The British forces had embarked on the campaign with the wrong tactics, outdated weapons, an imperfect understanding of their foe, a limited knowledge of the ground on which they would fight and an intelligence machine that was largely ignored by commanders.
The primary failures of Intelligence were not in what had been collected, analysed and reported but in the commander of the day’s refusal to wait for it to be collected or to accept what it told him if that went against his own opinion of the situation.
Two years and 8 months of war, resulting in 55,000 British casualties, killed, wounded or captured, at least 25,000 Boer and 12,000 African deaths, many in concentration camps, left the Empire reeling and widely viewed as militarily ineffective and weak. Lessons needed to be learned, and quickly.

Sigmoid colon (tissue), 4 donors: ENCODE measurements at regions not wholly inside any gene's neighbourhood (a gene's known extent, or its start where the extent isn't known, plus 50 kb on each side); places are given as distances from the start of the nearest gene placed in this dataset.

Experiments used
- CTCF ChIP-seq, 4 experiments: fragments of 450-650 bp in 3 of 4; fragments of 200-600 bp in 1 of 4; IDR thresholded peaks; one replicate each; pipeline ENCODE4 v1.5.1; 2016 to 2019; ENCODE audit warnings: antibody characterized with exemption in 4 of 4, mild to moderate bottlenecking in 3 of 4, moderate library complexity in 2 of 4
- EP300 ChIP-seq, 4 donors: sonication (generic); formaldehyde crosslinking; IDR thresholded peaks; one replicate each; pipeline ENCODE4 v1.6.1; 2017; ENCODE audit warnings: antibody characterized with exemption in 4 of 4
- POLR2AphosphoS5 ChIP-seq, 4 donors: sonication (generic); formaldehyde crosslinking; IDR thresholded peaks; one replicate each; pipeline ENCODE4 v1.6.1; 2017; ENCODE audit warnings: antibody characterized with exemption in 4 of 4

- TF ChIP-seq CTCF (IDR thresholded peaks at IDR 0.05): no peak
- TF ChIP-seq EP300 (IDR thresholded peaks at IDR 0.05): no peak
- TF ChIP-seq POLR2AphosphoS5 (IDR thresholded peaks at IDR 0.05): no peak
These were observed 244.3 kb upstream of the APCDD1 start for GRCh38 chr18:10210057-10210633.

Early military failures suffered by the British Forces led to the Intelligence Department being made the scapegoat and being vilified in the free press.
The Elgin report, published after the war, put the record straight in no uncertain terms, leading the press to carry out an ‘about face’ and to heap praise on the Intelligence Department’s highly commended efforts. Intelligence had not failed the commanders on the ground, the commander had failed in their use of intelligence.
The chronic underinvestment in Intelligence was also identified as a significant factor, as was political interference leading to an inability to share intelligence before the war began for fear of upsetting the Boers. A case of being defeated because of a concern for the potential foe’s sensitivities!
Field Marshal Sir William Robertson wrote in his 1921 autobiography,
‘The Boer War changed everything—or at least everything that subsequently mattered’.